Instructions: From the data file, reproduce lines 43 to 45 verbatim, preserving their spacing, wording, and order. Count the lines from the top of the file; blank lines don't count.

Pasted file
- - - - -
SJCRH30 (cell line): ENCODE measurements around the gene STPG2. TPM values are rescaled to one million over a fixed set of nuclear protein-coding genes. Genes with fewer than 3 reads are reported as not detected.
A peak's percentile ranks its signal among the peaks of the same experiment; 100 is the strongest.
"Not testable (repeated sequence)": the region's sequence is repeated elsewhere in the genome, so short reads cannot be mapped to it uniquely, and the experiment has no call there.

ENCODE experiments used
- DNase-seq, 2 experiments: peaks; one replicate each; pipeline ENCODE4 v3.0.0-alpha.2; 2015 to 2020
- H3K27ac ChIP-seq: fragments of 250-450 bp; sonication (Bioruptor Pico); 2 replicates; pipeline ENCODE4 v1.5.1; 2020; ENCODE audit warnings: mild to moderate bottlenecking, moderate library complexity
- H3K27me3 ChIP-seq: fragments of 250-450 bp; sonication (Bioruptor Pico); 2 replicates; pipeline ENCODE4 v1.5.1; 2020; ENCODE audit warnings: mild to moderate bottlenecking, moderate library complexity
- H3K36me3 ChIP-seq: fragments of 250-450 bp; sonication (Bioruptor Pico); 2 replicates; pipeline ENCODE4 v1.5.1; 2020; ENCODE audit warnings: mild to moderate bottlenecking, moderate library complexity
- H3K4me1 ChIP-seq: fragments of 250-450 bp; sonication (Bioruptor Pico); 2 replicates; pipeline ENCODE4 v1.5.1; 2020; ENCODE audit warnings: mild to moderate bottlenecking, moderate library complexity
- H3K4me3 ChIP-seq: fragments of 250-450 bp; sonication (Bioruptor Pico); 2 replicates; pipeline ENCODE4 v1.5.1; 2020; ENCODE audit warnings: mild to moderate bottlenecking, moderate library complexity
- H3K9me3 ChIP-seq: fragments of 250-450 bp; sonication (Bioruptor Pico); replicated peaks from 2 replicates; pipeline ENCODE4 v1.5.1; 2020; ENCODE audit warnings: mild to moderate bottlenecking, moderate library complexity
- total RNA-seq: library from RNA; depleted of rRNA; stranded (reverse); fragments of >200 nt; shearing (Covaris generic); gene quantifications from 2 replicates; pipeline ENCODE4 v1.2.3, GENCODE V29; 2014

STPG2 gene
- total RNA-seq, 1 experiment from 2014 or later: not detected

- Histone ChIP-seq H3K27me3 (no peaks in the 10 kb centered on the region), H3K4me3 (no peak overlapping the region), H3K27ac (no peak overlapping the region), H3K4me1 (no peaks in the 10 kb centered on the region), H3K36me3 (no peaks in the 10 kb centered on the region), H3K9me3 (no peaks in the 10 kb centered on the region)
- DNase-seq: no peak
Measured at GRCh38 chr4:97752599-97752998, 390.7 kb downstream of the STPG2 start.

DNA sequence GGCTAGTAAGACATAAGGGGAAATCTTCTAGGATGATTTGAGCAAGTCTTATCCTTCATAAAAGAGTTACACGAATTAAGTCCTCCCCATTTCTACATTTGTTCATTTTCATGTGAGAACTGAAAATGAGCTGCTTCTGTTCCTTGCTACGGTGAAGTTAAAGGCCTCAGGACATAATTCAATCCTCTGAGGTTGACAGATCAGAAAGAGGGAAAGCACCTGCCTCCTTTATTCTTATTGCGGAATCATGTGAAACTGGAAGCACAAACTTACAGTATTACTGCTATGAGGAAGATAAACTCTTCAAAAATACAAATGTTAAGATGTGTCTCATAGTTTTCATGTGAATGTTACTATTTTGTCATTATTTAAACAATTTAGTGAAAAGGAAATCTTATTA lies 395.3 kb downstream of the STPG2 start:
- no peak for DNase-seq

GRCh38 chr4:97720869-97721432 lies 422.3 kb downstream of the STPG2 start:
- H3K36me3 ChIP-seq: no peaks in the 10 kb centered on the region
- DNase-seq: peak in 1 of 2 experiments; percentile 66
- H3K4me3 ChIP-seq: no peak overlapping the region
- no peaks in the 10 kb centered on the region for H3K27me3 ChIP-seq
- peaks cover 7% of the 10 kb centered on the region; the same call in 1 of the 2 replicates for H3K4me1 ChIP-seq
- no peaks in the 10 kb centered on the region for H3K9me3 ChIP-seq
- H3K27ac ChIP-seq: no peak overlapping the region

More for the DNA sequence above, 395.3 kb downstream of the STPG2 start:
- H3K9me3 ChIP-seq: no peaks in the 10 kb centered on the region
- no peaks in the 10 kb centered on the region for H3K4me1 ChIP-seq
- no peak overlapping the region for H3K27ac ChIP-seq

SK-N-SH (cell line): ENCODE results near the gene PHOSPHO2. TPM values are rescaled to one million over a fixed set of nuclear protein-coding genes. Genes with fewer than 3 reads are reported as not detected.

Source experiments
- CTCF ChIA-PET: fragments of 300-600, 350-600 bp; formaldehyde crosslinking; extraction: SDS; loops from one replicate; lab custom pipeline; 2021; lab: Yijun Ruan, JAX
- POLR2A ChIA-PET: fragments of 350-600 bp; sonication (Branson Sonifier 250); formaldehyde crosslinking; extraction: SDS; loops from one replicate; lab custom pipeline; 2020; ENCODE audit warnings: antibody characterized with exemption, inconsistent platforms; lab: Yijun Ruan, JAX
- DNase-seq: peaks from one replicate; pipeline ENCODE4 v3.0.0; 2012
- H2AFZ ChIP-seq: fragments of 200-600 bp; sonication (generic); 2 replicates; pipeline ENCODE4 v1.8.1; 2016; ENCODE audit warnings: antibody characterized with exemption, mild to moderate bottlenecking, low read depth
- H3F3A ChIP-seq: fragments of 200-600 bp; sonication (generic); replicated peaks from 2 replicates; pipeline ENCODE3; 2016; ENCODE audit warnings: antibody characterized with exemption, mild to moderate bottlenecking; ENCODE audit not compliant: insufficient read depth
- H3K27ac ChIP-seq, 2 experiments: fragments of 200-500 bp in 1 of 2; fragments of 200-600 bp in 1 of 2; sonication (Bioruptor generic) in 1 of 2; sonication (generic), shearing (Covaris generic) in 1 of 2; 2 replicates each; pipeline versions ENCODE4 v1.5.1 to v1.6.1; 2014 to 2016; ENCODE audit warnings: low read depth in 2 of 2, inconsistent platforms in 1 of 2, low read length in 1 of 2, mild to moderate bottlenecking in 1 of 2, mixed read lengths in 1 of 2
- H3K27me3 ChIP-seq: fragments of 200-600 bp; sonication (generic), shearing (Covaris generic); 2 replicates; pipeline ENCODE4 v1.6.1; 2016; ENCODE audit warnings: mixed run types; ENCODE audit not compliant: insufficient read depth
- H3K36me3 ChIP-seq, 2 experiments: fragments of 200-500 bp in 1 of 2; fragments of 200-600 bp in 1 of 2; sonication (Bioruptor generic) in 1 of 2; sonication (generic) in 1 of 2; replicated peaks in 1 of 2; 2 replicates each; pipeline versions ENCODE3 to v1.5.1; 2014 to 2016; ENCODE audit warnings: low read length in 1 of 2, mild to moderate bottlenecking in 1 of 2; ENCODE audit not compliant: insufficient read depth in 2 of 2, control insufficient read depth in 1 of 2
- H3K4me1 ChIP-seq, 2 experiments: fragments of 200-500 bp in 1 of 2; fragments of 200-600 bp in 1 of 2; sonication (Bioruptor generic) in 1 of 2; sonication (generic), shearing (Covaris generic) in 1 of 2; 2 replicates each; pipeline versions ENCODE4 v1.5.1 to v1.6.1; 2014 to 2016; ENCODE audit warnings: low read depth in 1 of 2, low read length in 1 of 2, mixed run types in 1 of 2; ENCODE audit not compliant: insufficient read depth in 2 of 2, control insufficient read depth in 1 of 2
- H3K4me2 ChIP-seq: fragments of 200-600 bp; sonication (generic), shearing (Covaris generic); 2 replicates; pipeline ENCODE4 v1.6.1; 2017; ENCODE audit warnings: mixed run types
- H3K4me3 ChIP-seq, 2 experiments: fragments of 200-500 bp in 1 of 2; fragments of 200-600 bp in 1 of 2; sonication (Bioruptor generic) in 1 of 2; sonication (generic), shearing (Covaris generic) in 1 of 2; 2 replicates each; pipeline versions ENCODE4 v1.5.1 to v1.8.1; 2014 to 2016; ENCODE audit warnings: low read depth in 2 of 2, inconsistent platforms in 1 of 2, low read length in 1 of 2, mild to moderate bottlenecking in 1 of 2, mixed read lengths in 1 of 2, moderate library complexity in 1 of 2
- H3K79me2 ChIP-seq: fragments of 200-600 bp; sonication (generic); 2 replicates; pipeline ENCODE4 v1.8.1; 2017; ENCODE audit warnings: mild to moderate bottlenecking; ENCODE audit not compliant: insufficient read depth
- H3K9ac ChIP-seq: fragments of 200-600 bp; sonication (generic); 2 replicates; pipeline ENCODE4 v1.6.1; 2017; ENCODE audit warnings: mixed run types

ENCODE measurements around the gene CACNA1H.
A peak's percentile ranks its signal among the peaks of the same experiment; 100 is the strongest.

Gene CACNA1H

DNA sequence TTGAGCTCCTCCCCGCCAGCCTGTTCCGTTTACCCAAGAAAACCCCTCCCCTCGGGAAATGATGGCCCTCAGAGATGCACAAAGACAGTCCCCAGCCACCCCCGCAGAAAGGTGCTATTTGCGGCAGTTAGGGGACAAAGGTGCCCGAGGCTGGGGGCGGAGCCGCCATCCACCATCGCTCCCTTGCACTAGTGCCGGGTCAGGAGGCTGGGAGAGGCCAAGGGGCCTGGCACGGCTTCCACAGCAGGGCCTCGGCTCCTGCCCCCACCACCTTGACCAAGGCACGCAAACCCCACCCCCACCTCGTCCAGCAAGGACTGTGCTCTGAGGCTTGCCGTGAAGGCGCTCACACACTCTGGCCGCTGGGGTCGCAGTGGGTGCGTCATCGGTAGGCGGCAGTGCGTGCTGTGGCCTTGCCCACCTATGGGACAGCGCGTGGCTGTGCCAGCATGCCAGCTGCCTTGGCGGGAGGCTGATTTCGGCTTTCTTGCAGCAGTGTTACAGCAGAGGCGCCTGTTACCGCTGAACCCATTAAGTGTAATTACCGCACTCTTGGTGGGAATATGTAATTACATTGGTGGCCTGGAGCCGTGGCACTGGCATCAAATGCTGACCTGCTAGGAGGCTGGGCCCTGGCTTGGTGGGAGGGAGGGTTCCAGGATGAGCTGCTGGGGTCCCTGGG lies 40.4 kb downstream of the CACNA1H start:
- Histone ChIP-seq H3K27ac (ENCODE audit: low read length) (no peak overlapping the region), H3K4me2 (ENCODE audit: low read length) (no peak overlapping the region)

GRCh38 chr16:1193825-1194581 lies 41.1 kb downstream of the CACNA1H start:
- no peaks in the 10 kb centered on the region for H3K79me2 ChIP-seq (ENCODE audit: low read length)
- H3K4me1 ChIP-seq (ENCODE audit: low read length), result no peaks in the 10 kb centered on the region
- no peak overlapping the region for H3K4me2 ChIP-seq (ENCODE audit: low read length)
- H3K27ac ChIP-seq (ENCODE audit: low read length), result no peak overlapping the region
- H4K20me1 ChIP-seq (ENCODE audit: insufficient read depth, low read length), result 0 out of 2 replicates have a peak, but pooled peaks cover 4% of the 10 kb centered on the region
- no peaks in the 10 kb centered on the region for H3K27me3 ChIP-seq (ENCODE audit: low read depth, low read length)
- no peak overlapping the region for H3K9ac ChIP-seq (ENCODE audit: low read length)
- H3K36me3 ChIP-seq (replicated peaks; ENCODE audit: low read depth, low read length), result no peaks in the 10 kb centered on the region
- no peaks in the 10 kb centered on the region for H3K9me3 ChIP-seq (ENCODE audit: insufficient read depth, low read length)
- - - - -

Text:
- H3K4me2 ChIP-seq: fragments of 200-600 bp; sonication (generic), shearing (Covaris generic); 2 replicates; pipeline ENCODE4 v1.6.1; 2017; ENCODE audit warnings: mixed run types
- H3K4me3 ChIP-seq, 2 experiments: fragments of 200-500 bp in 1 of 2; fragments of 200-600 bp in 1 of 2; sonication (Bioruptor generic) in 1 of 2; sonication (generic), shearing (Covaris generic) in 1 of 2; 2 replicates each; pipeline versions ENCODE4 v1.5.1 to v1.8.1; 2014 to 2016; ENCODE audit warnings: low read depth in 2 of 2, inconsistent platforms in 1 of 2, low read length in 1 of 2, mild to moderate bottlenecking in 1 of 2, mixed read lengths in 1 of 2, moderate library complexity in 1 of 2
- H3K79me2 ChIP-seq: fragments of 200-600 bp; sonication (generic); 2 replicates; pipeline ENCODE4 v1.8.1; 2017; ENCODE audit warnings: mild to moderate bottlenecking; ENCODE audit not compliant: insufficient read depth